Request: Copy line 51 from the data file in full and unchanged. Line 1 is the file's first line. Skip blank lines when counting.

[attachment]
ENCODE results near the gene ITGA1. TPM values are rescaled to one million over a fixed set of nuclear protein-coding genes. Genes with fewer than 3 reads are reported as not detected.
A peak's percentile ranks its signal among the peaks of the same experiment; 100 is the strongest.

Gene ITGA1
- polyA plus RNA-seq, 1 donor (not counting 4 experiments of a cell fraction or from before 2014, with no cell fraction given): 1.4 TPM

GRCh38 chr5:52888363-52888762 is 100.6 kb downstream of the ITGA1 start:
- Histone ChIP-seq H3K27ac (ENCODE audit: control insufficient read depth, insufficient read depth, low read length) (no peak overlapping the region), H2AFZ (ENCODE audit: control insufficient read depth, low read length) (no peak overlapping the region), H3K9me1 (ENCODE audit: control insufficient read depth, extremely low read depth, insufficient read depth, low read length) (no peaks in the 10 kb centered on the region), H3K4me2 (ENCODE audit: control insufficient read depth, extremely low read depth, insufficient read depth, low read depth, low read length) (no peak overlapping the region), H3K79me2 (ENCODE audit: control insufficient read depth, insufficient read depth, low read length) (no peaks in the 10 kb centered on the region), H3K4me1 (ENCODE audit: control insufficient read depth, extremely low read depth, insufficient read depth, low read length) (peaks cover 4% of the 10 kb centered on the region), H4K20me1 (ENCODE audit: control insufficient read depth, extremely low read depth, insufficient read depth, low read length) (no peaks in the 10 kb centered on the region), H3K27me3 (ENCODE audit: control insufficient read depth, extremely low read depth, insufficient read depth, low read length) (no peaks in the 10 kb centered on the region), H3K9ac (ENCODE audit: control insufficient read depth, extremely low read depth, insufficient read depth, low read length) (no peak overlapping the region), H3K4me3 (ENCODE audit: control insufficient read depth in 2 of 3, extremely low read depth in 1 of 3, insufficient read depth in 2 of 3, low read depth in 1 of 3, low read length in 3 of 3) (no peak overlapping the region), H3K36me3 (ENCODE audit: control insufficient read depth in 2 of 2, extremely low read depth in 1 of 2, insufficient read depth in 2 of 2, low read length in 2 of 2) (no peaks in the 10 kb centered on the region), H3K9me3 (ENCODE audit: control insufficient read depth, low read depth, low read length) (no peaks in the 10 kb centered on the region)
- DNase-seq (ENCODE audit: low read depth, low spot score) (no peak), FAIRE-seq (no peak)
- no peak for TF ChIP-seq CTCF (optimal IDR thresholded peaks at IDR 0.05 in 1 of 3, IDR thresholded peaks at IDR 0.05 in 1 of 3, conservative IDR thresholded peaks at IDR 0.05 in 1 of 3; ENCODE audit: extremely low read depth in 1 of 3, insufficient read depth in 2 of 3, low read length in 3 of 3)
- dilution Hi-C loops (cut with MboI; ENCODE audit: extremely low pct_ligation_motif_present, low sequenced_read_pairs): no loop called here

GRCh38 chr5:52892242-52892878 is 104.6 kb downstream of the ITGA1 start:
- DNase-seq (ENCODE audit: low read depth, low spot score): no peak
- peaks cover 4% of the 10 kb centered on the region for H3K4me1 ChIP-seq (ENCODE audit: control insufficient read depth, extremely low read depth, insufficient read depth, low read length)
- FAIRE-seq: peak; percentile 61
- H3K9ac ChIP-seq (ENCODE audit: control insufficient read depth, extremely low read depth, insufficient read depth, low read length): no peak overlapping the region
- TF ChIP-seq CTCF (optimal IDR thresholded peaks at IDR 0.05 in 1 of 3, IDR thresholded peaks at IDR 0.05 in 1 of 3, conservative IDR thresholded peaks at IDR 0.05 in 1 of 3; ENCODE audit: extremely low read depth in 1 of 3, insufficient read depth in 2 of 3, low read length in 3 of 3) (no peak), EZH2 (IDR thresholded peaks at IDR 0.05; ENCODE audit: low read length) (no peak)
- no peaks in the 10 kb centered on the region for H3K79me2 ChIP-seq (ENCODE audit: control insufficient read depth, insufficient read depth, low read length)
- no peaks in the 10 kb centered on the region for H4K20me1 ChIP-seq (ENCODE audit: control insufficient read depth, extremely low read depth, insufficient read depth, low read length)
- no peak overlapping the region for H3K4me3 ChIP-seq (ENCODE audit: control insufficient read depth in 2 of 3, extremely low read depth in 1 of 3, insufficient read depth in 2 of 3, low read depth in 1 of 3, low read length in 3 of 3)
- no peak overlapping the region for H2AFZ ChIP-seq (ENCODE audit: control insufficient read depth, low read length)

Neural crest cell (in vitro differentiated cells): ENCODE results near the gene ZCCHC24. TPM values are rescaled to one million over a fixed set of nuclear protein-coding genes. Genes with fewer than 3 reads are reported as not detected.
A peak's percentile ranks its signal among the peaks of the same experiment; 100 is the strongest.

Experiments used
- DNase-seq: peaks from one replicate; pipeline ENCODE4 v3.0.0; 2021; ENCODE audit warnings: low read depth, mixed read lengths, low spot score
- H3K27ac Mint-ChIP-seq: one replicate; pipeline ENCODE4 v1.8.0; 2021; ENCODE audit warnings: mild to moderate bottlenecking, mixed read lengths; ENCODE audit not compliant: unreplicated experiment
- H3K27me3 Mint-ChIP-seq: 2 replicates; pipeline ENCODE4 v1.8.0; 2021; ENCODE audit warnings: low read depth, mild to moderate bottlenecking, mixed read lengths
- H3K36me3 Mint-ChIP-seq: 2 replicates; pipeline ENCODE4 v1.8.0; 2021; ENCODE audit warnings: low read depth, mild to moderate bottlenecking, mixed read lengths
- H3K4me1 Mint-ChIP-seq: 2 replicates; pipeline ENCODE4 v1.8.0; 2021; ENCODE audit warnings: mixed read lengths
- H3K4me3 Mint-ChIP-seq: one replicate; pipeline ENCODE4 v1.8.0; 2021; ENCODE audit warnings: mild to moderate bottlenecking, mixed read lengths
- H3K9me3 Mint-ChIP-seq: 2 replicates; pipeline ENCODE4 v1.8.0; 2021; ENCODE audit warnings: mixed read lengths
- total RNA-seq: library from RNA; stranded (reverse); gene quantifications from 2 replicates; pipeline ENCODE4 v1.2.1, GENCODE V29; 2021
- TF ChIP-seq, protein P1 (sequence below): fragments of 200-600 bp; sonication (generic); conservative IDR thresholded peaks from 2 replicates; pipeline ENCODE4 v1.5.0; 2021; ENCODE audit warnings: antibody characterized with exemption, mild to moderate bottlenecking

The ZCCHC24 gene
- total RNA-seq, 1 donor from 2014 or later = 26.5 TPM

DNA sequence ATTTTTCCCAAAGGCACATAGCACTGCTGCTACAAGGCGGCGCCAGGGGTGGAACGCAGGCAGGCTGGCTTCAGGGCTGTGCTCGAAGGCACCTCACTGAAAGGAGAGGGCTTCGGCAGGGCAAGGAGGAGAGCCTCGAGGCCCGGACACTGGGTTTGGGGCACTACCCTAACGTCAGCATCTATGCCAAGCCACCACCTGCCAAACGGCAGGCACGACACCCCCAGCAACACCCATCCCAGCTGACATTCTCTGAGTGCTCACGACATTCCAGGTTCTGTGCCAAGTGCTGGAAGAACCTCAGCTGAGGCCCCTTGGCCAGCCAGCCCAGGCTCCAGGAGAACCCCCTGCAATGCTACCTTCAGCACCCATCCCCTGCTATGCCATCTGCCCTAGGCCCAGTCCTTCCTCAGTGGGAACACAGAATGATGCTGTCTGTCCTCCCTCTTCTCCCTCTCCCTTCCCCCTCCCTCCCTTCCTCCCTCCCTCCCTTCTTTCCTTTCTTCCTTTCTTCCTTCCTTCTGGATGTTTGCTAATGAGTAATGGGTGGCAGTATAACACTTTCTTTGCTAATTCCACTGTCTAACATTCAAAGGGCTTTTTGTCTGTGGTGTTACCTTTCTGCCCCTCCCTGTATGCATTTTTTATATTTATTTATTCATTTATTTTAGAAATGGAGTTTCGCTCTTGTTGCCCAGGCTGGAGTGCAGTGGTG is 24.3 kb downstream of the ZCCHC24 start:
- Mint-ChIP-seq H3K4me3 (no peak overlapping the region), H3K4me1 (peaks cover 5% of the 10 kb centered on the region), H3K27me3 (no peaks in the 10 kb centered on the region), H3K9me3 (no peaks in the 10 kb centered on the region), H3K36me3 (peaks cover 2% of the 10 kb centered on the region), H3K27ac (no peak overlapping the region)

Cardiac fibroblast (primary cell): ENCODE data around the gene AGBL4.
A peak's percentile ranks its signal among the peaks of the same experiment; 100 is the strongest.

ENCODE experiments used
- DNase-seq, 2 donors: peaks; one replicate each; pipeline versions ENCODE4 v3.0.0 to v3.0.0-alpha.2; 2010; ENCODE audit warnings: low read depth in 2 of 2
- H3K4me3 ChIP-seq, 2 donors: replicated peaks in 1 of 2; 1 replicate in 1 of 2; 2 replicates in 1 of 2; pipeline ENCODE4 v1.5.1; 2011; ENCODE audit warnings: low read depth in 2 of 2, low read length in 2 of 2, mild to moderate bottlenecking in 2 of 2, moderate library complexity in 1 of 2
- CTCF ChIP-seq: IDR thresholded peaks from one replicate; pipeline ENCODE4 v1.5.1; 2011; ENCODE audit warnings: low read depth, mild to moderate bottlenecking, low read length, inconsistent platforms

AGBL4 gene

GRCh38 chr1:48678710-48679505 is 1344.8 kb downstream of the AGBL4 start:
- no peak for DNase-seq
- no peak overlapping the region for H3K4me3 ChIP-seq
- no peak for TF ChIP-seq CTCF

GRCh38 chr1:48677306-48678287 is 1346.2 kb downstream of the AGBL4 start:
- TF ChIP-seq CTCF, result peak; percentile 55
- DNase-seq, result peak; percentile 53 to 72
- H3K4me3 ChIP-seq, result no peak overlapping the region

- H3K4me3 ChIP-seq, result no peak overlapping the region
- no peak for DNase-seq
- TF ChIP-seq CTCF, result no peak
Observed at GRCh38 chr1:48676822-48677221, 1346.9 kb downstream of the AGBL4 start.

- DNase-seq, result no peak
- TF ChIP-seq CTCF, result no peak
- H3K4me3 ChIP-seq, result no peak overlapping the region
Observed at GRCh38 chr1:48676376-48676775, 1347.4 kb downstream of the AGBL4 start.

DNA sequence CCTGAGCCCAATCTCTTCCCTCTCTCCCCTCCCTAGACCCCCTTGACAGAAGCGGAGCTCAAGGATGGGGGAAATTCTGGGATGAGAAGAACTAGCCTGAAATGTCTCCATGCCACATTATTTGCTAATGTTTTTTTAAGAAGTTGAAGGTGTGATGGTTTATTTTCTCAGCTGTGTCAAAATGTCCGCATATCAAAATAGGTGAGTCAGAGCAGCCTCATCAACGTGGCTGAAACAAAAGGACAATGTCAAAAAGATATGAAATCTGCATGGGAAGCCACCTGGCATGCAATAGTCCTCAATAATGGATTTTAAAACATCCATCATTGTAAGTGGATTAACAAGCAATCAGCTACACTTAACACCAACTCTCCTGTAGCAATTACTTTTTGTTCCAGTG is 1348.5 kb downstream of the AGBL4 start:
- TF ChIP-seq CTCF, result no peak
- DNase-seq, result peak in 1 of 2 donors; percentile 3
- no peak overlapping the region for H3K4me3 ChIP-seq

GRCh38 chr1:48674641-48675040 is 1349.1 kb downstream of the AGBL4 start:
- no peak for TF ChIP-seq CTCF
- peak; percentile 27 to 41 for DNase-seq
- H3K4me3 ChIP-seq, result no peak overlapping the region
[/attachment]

- H3K4me3 ChIP-seq, result no peak overlapping the region